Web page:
Places to go when visiting Mars

March 9, 2009

As I continue to struggle in which seems to have become a continuous quest to find time to actually write something substantial, crossing my desktop came some interesting thoughts on Mars. You may recall that earlier I wrote about the possibilities of life on Mars earlier. The recent Wired article talks about the suggestion to look into Mt. Olympus as a likely spot in which to find it. From the article:

Using computer simulations, McGovern and Julia Morgan of Rice University determined that the volcano’s strange asymmetry — it has a gently sloped northwest flank and a much steeper southeast side — is the result of what lies beneath it: lava spread unevenly on a slippery surface such as clay, which is deposited by water.

“In order for the volcano to have that unusual shape, you need some sort of low-friction base,” McGovern said.

The same phenomenon happens in some Hawaiian volcanoes that have a clay foundation, McGovern said. And the European Space Agency’s Mars Express spacecraft has already detected clay on Mars.

Olympus Mons is about 340 miles wide, so clay beneath it “would correspond to a huge amount of water,” said geochemist Jennifer Blank of the SETI Institute, who was not involved in the study.

And unlike the long-suspected water ice that the Phoenix lander sampled for the first time, if water does exist under Olympus Mons, it could be piping hot. Because the volcano doesn’t show impact craters on a planet that bears many such scars, it was probably actively coating its surface with fresh lava just 10 million or 20 million years ago.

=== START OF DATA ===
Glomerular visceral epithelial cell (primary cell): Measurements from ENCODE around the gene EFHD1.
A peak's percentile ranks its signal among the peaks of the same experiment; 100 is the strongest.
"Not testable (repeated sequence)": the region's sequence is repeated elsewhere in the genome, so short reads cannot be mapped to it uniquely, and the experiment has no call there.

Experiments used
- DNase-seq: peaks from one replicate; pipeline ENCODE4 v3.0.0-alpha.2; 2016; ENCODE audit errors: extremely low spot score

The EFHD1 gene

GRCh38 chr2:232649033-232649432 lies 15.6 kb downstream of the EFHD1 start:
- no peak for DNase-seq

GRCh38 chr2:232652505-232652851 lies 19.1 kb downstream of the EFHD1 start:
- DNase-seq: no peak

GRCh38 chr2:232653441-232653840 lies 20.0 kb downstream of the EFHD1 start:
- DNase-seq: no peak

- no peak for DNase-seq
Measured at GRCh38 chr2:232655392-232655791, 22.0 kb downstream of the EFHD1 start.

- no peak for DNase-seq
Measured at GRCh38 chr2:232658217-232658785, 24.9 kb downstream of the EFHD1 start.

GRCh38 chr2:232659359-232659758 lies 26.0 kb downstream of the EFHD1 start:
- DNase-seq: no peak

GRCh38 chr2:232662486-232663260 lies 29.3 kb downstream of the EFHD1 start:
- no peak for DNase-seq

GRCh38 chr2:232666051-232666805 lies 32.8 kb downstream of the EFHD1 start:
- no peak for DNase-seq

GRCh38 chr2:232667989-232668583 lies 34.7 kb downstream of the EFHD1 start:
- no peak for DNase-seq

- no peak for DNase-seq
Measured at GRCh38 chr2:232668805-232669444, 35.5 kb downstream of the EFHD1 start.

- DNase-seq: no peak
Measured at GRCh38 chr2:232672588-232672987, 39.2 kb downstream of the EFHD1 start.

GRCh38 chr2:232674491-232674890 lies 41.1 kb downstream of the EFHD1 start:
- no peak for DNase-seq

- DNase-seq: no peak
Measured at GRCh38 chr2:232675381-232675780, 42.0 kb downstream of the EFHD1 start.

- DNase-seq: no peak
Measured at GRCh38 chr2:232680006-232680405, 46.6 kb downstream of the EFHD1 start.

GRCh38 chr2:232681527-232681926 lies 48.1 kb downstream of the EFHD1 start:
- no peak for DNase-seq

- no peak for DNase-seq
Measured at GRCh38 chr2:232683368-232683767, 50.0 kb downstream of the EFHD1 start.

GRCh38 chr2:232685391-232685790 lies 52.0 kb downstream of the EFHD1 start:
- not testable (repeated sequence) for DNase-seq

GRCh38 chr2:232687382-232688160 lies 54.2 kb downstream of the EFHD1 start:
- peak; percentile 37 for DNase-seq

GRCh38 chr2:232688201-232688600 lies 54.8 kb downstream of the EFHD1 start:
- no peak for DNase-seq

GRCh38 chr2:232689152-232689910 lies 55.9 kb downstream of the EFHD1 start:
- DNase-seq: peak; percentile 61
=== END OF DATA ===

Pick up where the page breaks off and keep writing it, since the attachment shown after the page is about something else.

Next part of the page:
The idea that things could still be warm under Mt. Olympus is still speculation, of course. It would be interesting to try to model this to see how long heat could be retained underneath the surface. After all, the lack of a substantial magnetic field does suggest that the interior is no longer a swirling molten core like we still have on Earth. But if it is still hot there, it could be very similar to the earliest conditions on Earth which gave rise to life.

Anybody up for an exploratory trip?

Kepler takes off

March 7, 2009

In some good news for the week, the Kepler telescope can sent off to orbit into orbit Friday. This space craft will looking at a small section of our galaxy for possible signals of planets orbiting other stars.

Previous searches for planets used the wobble of a starcaused by gravitational pull to infer the presence of a planet. Although very cool, unfortunately, the current precision of such measurements allows only large Jovian sized planets to be discovered with this method. Kepler works by detecting a slight decrease in intensity of the light from the star as a planet passes in front of it. This gives a possibility for detecting smaller planets, possibly earth sized.

From the first link:

The spacecraft will point its unblinking eye at a patch of sky near the constellations Cygnus and Lyra, where it will scan some 100,000 stars for the telltale dip in brightness that signals a planet crossing in front of its parent star as seen from Earth. The tiny “wink” in light that Kepler is designed to measure with its 95 million-pixel camera is comparable to a person trying to watch a flea cross a car’s headlight from miles away, NASA officials have said.

Very cool.